Later today we’ll begin our player-by-player analysis of the 2015-16 Capitals’ numerical roster (beginning with Matt Niskanen and ending with Evgeny Kuznetsov).

But since the topic of improving the Caps’ third-line center position has been a hot one lately, fueled by general manager Brian MacLellan stating it’s one of his top priorities in the offseason, it’s worth revisiting Jay Beagle’s take on where he’d like to fit into the Caps’ lineup in 2016-17.

“I want to be a third-line center,” Beagle said. “That’s what I want to be. That’s up to the coaching staff. Coming into this year that was my goal, to make that third line stronger and I felt the coaches gave me that opportunity and when I had that opportunity I did my best with it. Playing with guys like Chimmer (Jason Chimera) and Willy (Tom Wilson) was awesome. It was a lot of fun.”


And until Beagle broke his hand on Dec. 30, when he was slashed by Buffalo’s Jake McCabe when trying to glove an airborne puck, the Caps’ third line was pretty productive.

At the time of Beagle’s injury, he had six goals and six assists in 32 games. Chimera had 10 goals and 10 assists and Wilson had two goals and nine assists for a total of 18 goals and 25 assists.


Beagle underwent surgery on Jan. 2 and sat out the next 24 games, forcing the Caps to move Marcus Johansson into the role of third-line center. Johansson infused speed onto the line but was eventually replaced by Mike Richards.

Beagle began skating five days after his surgery but had just 70 percent grip strength when he returned to the lineup on Feb. 28, nearly two months after the injury.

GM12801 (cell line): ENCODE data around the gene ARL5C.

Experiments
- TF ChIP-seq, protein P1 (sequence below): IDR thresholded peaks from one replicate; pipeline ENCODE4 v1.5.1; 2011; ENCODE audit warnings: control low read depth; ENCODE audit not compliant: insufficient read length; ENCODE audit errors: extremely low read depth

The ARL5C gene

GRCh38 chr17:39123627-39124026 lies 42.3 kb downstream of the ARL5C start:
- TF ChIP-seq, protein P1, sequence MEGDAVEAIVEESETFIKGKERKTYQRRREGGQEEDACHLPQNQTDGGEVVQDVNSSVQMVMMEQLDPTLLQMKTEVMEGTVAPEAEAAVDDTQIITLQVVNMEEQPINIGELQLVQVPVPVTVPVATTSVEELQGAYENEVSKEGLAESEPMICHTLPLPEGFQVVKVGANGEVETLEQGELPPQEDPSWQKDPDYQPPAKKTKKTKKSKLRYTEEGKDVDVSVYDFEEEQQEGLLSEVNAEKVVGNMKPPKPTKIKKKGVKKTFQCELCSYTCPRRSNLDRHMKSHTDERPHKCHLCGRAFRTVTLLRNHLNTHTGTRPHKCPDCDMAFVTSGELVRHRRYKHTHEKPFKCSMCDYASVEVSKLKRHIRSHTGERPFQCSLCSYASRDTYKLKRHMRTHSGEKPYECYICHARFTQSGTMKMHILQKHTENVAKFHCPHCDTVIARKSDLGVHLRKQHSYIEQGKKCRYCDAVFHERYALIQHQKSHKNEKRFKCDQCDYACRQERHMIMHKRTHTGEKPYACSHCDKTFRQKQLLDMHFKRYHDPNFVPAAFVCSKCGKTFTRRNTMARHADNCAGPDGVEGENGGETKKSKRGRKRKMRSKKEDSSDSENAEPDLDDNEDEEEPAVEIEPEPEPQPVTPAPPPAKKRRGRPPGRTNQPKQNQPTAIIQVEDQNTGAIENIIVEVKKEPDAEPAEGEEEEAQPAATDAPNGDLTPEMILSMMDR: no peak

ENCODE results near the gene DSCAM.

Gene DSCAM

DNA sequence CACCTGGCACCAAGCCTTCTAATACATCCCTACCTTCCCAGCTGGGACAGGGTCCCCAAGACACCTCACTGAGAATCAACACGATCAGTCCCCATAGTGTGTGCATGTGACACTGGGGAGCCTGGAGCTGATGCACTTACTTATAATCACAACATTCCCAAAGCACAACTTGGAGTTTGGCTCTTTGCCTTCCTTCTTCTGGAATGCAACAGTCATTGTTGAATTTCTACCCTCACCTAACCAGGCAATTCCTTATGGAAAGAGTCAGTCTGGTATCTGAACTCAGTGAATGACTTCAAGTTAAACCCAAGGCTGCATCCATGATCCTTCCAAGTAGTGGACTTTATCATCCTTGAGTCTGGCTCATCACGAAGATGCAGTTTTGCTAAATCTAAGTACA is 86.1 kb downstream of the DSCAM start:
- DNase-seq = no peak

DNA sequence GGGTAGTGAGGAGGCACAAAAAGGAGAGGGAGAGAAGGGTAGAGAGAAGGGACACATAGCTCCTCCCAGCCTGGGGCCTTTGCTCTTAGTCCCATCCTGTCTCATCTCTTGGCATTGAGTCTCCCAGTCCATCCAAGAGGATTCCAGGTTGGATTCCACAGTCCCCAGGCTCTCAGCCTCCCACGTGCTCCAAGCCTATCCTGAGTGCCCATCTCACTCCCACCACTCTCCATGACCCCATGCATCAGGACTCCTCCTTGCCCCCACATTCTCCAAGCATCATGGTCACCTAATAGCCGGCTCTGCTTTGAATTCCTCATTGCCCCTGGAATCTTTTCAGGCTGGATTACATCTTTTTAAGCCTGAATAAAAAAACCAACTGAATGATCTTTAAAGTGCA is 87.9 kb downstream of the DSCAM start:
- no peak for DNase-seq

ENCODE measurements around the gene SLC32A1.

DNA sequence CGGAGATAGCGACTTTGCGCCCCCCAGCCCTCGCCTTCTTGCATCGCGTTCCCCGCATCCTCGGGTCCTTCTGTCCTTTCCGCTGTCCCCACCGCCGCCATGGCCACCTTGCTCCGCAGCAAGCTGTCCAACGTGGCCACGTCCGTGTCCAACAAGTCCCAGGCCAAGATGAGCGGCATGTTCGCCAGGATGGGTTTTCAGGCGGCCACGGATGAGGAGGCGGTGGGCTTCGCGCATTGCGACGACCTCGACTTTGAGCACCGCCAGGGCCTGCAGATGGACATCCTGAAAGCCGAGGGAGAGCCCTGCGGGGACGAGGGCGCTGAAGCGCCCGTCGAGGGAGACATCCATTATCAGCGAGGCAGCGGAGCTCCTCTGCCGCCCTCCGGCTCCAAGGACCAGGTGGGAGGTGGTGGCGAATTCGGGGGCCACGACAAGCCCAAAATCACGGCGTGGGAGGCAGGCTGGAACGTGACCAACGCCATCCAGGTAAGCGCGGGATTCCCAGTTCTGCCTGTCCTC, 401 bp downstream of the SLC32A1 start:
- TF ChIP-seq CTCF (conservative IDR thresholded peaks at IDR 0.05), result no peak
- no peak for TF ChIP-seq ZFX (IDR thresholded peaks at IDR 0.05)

He finished the season with just two goals and three assists in his final 21 games of the regular season and notched three goals in the playoffs, two against the Flyers and one against the Penguins.

With two years remaining on his three-year, $5.25 million contract with the Caps, Beagle said he’d love to be given another chance to play alongside Chimera and Wilson on the third line next season.

Whether he gets that chance depends on what the Caps are seeking in the free agent and trade markets.

“I think I had a pretty good season,” he said. “Breaking my hand midway set me back a bit, I think coming back on the ice I didn’t feel like I was 100 percent with grip strength and it took a bit to find a groove again. The start of the season I felt really, really good. I think it was the best hockey I played. Playing with Chimmer and Willy for as long as we did, they kept that third line together until I busted my hand, really.

“I felt like we had a lot of good chemistry and we were playing really good hockey. It was a lot of fun playing with them. I think it was the best hockey I played. Coming back (from the injury) I think I could have been better. I felt like I was not as good. I was still trying to find my groove but I found it later in the season and in the playoffs I felt pretty good.”